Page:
Tom Ross, an unforgettable friend of students, animals and the arts
Published 9:00 am Thursday, November 30, 2023
If you were to use the newest and most powerful AI software to design what a college art teacher should look and act like, it would not be able to create a character more perfect to fit that criterion than Tom Ross.
Ross, who taught so many of us during his long career at Copiah-Lincoln Community College, passed away earlier this week.
Hired to teach art at Co-Lin in 1975, Ross inspired and guided students until his retirement in 2013 and in doing so, became synonymous with the Fine Arts department at CLCC.
He was tall and broad across the shoulders but carried himself with a gentleness that instantly put you at ease.
Finding out that Tom was just 73 when he passed away made me do some quick math in regard to my time as a 19-year-old sophomore in his Art Appreciation class over 20 years ago.
It dawned on me that when I sat in his classroom, Tom was just 50 years old. As someone who turned 42 last week myself, he felt infinitely older and wiser than a mere 50 when I was his student.
Some of that had to do with his magnificent facial hair, as even at 50 years old, his beard was more salt than pepper. Tom could and did serve as a Santa Claus stand-in year-round with that beard.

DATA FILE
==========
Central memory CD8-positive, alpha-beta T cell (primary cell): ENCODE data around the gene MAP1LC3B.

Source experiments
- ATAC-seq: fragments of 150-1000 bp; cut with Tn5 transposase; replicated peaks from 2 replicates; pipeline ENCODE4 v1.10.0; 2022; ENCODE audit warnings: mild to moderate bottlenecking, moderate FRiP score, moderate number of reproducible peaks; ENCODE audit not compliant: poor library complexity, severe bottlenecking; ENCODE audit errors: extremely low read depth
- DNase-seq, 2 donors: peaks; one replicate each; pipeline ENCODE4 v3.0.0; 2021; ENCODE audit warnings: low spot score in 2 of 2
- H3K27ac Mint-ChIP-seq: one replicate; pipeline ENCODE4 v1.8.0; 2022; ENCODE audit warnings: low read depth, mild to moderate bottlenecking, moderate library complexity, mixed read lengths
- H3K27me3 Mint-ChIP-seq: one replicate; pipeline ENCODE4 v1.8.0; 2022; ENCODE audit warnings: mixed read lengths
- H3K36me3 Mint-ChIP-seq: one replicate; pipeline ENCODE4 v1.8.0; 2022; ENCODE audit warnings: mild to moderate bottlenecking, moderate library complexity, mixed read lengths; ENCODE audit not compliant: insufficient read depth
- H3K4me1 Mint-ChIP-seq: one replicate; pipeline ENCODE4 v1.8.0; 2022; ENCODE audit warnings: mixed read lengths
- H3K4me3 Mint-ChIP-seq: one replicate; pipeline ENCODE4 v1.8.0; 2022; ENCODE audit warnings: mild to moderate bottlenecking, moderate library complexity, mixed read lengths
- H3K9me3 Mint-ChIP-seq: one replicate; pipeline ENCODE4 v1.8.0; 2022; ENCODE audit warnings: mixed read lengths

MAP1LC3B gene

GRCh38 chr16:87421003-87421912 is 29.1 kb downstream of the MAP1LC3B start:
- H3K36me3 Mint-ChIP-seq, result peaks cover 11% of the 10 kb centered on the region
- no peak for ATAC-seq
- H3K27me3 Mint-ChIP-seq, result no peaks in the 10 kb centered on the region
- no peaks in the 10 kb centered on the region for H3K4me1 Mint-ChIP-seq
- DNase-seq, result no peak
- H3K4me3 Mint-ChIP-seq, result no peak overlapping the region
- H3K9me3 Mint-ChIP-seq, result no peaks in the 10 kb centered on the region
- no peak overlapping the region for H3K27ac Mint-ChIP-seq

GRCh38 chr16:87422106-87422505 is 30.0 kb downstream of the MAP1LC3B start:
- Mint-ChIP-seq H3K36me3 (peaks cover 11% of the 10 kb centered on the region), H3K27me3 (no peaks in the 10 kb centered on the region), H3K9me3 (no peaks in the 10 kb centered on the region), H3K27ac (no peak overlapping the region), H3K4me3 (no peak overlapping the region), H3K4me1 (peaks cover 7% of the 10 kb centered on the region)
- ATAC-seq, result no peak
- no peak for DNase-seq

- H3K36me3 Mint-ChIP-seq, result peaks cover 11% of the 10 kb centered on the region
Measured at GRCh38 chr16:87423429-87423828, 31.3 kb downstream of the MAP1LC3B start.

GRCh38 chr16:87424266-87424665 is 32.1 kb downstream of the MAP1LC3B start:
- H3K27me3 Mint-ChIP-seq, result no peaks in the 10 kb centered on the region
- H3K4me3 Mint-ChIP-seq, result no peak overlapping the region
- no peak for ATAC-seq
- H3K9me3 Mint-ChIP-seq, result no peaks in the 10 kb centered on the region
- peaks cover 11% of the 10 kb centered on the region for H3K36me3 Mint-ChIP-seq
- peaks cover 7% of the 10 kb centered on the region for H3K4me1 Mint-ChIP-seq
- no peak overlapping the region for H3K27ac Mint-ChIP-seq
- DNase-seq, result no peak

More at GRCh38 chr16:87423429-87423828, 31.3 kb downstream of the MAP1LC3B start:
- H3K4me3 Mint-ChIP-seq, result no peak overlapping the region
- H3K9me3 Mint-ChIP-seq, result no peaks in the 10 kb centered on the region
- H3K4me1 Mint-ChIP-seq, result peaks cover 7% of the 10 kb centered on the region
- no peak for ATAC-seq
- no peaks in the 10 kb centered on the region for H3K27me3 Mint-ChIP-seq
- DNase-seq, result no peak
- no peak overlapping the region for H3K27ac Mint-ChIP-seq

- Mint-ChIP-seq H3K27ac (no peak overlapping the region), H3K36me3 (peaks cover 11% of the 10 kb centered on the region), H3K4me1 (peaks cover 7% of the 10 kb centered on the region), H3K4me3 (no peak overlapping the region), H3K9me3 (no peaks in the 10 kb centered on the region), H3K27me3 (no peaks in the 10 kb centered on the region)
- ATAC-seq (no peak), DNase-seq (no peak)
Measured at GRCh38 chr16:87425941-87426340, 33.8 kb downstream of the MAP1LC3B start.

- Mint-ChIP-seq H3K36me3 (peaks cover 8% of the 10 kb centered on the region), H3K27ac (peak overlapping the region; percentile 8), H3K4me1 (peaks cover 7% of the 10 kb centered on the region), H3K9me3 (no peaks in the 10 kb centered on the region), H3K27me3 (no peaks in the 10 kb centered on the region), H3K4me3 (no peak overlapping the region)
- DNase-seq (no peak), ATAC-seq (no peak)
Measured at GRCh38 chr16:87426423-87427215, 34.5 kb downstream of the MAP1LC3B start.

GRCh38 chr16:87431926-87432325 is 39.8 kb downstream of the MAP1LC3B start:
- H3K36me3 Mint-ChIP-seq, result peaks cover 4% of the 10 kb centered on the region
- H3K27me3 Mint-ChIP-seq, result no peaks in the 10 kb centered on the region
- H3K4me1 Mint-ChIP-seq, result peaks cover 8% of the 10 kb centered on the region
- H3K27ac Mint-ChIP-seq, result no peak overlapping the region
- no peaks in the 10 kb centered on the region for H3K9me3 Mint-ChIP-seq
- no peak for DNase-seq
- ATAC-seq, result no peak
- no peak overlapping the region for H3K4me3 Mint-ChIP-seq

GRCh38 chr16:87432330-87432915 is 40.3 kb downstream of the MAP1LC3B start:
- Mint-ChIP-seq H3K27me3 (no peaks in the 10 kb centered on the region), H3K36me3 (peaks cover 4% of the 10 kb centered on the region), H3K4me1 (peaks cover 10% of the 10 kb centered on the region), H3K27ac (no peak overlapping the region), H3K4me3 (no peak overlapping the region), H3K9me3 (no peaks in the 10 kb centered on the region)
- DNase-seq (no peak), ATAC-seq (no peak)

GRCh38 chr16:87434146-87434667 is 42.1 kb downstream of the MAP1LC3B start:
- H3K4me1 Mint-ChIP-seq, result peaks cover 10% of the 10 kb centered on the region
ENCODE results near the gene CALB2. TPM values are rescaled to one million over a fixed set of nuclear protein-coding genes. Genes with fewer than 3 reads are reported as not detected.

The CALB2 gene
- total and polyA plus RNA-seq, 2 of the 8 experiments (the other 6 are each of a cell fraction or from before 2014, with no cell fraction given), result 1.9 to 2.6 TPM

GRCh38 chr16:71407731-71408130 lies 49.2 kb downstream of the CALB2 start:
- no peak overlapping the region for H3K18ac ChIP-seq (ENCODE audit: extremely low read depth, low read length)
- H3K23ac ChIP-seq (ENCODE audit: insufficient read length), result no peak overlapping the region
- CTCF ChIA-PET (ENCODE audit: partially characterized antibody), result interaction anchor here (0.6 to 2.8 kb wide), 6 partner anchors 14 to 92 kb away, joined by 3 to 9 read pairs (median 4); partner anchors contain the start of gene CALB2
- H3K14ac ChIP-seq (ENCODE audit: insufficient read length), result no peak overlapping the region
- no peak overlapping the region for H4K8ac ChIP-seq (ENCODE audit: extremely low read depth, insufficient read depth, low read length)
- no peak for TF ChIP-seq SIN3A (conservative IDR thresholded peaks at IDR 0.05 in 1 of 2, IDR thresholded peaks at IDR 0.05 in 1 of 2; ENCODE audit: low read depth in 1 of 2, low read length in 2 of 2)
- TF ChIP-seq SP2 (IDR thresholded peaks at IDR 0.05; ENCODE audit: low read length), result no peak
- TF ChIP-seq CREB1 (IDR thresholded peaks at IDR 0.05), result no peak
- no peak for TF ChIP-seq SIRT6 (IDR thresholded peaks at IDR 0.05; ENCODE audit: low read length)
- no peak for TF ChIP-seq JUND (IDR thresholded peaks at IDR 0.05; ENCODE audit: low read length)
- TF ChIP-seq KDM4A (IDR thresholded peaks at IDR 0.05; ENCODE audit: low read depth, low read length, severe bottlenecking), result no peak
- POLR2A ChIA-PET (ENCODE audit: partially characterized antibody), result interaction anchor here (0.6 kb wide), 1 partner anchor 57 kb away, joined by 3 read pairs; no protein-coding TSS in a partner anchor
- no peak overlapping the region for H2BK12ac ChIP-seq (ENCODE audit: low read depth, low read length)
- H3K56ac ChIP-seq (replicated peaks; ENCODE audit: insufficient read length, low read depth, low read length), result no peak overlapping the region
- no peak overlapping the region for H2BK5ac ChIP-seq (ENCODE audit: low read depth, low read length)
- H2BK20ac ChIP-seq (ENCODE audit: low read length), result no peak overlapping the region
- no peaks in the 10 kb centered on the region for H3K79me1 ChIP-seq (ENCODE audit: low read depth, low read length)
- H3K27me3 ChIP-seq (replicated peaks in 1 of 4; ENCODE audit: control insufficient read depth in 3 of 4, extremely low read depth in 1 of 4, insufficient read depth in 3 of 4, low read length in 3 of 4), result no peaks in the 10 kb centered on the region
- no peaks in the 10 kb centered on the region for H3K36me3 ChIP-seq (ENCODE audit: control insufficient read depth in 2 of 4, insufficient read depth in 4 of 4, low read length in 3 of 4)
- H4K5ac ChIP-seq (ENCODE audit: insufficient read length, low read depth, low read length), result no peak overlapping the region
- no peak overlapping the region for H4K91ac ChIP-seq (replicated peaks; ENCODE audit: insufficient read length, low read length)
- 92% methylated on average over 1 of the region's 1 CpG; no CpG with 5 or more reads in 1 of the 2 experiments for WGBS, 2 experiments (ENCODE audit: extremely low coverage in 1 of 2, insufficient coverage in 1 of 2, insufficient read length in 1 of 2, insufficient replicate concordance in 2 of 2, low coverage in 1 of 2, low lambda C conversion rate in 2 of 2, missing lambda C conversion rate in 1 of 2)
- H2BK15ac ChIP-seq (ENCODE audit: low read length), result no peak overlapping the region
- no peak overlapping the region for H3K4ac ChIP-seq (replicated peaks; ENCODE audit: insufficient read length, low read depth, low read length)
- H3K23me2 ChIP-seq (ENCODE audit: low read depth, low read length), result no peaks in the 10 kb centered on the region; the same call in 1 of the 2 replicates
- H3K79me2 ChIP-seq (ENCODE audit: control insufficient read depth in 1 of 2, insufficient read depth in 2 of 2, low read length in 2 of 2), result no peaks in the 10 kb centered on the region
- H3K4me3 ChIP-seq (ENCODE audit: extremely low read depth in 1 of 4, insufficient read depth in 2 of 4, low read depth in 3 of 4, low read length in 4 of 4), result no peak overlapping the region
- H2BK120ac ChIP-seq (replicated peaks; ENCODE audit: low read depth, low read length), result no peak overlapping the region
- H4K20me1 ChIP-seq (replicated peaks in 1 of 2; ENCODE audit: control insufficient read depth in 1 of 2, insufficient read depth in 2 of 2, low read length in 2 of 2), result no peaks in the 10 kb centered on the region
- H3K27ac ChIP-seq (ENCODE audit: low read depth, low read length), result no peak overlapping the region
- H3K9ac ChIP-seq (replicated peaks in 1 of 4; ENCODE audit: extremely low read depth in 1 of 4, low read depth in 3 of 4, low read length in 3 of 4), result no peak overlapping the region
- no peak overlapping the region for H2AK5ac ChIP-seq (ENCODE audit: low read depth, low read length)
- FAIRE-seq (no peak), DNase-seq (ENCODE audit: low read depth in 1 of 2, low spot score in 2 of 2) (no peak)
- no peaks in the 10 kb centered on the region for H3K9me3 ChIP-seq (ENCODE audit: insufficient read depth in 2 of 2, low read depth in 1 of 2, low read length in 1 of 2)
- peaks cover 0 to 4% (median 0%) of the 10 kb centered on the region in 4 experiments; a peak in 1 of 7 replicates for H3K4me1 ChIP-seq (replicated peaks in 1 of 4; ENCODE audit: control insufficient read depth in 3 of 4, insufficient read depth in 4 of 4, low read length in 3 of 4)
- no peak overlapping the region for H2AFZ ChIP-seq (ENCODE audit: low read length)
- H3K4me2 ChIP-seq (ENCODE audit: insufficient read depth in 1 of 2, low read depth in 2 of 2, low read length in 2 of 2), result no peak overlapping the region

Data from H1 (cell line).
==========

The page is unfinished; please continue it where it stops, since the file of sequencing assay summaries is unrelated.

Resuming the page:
His classroom during my time at Co-Lin was in the Ewing Fine Arts Building. It had multiple levels of seats in a small auditorium style and when you walked in, you felt like you were in a college classroom, no longer sitting in the little desks from which we had learned in middle and high school.
There were a pair of tower style speakers that framed the front of the room, mounted on brackets along the wall. When you walked in to find your seat, Tom would be standing at the front behind a podium as music poured out of those speakers at a loud, but respectful volume.
It might be The Rolling Stones or Bob Dylan or Parliament-Funkadelic coming out of the speakers when you entered Tom’s classroom.
On the first day of class, after he covered the syllabus, he gave a quick note where he said that the music that he played between classes was for his enjoyment. You may be familiar with the song or artist, or you may not, he told us. What you shouldn’t ever do is complain about it to me though because I’m not playing it for your sake, he would add.
I for one, never complained and found myself going to his class as early as I could so I could listen along with Tom. I’d feel a sort of pride when he played four or five songs from the ’60s and ’70s and I was already familiar with them all, as music has always been something I find enjoyment in.
When the music stopped, Tom Ross stood at the front of the room and taught. He used slides and overhead projection to show us examples of cave paintings in the first week and never slowed down from there.
He rarely cancelled class and taught for the entire period every time he stood behind that podium.
I can remember that I was supposed to have a test on September 11, 2001 at 11 a.m.